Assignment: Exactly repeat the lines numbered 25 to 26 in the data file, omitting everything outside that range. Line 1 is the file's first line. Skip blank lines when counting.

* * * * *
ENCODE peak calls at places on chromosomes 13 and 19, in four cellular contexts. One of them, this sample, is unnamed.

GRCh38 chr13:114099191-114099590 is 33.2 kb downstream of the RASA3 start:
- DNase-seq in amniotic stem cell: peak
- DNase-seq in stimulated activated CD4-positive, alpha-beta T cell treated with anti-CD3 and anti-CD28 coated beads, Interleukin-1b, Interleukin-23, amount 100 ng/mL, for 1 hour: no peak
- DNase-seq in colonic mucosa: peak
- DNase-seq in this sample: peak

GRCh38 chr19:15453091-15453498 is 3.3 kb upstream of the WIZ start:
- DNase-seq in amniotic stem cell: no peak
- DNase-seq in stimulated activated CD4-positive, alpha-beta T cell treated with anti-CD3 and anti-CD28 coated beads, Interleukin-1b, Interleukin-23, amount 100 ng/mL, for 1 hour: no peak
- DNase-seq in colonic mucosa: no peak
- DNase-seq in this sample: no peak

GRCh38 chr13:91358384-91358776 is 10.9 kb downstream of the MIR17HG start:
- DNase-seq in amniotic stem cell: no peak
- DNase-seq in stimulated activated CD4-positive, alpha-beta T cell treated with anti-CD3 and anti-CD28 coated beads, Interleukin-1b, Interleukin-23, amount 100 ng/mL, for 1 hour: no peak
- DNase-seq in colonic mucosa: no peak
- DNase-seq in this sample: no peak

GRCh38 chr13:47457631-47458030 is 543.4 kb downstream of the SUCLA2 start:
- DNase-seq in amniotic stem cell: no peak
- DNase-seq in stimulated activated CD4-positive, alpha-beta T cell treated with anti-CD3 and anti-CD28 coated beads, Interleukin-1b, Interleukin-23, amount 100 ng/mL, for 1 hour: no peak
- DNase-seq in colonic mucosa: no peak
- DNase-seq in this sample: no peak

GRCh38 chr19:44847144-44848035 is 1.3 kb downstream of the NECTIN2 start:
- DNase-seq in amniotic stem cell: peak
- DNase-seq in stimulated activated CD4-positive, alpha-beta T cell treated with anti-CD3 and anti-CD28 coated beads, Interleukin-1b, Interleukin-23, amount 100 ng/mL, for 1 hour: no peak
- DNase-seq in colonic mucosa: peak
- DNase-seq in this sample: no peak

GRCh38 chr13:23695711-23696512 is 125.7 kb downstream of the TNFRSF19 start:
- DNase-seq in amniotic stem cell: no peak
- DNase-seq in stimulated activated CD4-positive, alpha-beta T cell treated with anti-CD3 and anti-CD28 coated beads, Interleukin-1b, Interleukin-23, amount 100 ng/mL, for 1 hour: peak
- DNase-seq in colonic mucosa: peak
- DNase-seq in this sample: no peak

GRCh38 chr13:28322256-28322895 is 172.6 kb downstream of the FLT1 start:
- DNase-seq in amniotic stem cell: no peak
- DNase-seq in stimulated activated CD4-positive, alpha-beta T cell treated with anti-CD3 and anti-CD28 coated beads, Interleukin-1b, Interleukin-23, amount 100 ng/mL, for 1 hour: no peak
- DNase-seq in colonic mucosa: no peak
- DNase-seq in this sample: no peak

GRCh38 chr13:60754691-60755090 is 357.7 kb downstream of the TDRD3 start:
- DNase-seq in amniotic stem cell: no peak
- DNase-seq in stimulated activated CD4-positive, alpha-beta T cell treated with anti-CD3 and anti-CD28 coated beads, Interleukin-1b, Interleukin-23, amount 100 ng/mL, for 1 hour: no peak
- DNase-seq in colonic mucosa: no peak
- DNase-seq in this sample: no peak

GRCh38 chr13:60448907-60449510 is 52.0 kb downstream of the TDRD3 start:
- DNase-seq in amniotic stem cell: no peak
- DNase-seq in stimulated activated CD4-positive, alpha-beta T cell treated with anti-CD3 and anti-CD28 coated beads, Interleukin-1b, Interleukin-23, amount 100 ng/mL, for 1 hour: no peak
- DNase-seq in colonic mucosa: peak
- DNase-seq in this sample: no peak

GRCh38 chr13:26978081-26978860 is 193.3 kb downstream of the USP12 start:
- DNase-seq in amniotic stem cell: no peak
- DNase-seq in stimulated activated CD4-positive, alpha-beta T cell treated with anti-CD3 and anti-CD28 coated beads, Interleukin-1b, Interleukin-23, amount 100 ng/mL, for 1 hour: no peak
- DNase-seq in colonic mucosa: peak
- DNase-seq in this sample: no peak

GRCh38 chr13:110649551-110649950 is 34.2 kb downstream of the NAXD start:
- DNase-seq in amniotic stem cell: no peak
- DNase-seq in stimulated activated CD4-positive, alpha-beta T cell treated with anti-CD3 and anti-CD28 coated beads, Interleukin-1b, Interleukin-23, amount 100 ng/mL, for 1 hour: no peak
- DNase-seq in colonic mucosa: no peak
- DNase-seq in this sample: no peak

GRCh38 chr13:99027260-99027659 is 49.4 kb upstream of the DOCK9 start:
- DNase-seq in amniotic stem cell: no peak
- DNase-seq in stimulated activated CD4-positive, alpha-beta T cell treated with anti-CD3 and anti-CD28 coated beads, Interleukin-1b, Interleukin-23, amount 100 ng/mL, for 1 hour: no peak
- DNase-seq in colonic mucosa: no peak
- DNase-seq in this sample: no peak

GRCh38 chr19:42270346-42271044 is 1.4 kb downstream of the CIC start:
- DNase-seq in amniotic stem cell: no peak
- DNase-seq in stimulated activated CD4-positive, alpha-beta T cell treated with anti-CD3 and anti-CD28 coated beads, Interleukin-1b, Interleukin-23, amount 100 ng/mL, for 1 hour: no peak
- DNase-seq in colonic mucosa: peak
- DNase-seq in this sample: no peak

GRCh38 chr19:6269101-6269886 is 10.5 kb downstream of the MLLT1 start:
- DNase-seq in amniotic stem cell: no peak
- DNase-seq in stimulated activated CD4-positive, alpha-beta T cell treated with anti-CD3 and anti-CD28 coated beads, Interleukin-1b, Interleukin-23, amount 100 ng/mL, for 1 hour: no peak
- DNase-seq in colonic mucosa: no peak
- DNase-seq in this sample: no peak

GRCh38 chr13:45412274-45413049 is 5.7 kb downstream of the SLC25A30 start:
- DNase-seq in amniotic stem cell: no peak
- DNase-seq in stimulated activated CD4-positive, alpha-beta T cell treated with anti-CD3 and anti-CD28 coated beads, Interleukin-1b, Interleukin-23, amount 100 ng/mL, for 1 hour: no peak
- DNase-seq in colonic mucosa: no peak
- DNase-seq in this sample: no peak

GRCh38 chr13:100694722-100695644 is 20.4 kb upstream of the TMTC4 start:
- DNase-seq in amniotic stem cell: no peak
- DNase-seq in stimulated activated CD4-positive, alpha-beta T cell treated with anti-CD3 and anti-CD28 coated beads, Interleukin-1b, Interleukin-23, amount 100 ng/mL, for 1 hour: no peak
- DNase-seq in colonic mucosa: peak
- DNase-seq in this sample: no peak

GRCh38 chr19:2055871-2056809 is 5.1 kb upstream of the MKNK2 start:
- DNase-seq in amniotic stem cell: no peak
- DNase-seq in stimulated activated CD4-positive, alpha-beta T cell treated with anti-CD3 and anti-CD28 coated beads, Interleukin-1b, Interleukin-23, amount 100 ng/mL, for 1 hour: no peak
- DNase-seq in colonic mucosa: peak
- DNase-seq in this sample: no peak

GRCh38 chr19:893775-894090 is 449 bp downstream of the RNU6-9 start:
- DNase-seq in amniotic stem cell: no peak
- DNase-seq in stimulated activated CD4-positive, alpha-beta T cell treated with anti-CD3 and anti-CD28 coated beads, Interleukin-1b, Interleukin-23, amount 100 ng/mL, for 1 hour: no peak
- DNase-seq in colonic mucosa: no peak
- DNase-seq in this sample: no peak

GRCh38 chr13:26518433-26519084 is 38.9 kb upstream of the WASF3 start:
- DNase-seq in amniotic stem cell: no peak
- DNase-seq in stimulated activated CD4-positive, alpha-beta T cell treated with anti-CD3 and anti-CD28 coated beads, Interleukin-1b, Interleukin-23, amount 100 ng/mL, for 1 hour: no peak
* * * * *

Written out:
- DNase-seq in colonic mucosa: peak
- DNase-seq in this sample: no peak